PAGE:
In this note I am going to use inverse mean curvature flow to prove an inequality for star-shaped mean convex surface in the Euclidean space.
Theorem 1 Let be a closed embedded smooth hypersurface in which is star-shaped with respect to and has positive mean curvature , then
Here is the region enclosed by and is the distance from . The equality holds if and only if is a sphere.
This result generalizes a result in my previous post. I would like to thank Prof. Pengzi Miao for ideas.
0.1. Inverse mean curvature flow
In this section we will fix a closed embedded smooth hypersurface in given by the embedding which satisfies the assumptions in Theorem 1. The corresponding inverse mean curvature flow is then defined by the following equation:
where is the unit outward normal of . The hypersurface parametrized by will be denoted by and the region enclosed by will be denoted by .
By the results of [Gerhardt] and [Urbas], if the embedding of satisfies the assumptions in Theorem 1, then there exists a unique solution to (2) for all . Moreover, the rescaled hypersurfaces converge exponentially fast to a sphere in sense.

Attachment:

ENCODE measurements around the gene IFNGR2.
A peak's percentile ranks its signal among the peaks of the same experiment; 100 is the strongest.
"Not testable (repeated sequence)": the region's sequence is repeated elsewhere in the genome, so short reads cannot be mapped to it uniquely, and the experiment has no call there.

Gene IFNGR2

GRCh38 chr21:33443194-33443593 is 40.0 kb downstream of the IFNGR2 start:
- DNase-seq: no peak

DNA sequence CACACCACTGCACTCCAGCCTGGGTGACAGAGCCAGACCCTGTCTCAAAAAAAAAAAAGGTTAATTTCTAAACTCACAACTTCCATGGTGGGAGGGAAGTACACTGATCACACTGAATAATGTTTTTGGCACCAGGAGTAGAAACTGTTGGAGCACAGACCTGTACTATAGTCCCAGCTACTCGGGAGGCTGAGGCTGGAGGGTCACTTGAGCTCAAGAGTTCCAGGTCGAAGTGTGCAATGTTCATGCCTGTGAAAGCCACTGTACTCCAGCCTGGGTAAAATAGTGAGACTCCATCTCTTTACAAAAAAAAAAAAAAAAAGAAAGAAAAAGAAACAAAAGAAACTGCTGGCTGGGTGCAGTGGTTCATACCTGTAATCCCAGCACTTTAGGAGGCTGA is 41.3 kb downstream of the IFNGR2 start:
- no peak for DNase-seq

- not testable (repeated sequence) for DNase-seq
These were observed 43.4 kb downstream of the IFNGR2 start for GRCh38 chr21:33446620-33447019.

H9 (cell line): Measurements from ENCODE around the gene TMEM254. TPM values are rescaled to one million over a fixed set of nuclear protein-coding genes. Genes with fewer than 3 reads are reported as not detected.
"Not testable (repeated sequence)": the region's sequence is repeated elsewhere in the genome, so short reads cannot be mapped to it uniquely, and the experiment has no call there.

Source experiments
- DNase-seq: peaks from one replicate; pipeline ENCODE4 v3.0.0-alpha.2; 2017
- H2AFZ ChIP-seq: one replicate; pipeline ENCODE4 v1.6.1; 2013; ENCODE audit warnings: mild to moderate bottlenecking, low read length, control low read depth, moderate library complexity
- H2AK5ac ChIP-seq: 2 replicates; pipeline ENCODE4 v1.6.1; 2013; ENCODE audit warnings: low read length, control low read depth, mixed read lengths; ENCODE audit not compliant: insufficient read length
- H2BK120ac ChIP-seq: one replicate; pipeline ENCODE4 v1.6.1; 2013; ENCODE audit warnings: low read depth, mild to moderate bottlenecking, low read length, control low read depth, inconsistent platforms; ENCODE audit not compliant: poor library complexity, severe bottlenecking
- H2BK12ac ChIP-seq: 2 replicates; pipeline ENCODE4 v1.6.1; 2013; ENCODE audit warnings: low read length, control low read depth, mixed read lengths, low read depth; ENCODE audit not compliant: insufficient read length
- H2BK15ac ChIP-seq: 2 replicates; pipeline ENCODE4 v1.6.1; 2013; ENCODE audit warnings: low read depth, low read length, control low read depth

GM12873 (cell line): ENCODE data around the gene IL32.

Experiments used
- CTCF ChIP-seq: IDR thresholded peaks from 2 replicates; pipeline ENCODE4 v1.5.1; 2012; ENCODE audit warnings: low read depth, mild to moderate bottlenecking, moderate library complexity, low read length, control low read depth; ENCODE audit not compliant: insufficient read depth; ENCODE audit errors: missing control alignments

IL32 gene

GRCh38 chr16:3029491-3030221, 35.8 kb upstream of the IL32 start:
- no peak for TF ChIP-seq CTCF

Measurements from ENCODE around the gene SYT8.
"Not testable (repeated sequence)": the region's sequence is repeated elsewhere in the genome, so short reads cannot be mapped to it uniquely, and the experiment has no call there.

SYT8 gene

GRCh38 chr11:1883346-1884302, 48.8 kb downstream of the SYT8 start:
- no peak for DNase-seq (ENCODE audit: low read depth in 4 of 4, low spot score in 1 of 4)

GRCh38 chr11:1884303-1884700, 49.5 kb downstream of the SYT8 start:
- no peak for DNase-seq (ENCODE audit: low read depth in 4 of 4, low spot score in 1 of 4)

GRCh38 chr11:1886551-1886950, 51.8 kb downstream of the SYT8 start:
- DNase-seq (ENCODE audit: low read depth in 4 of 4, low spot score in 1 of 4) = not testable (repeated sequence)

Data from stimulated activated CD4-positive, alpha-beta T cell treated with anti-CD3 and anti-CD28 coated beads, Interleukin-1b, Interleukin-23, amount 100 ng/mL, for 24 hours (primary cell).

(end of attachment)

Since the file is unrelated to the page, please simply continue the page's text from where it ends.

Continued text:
Recall that . The key idea to prove Theorem 1 is to observe that the following quantity is monotone:
Proposition 2 Let be the family of smooth surfaces evolving according to (2), then
Proof: We will use to denote the connection in . Let , then
Therefore . As is tangential, by using normal coordinates we have
Proposition 3 Let be the family of smooth surfaces evolving according to (2), then
Proof: Let , then
By proposition 2
As , we have
On the other hand, by [Ros] Theorem 1, we have
We deduce that
Proof: First of all, by Proposition 3, is increasing. In particular, exists (which can be ).
On the other hand, by the result of [Urbas], the rescaled surface given by converges exponentially fast in sense to a sphere. In particular, , and hence , must be convex (i.e. second fundamental form being positive-definite) for large enough . By Lemma 3.4 of this paper, for such , we have
We conclude that , but then by (3) again, we must have .
0.2. Proof of the main result
If the equality case holds, then clearly must be constant and so by Proposition 3 must be a sphere for all , in particular must be a sphere. The converse is easy to verify.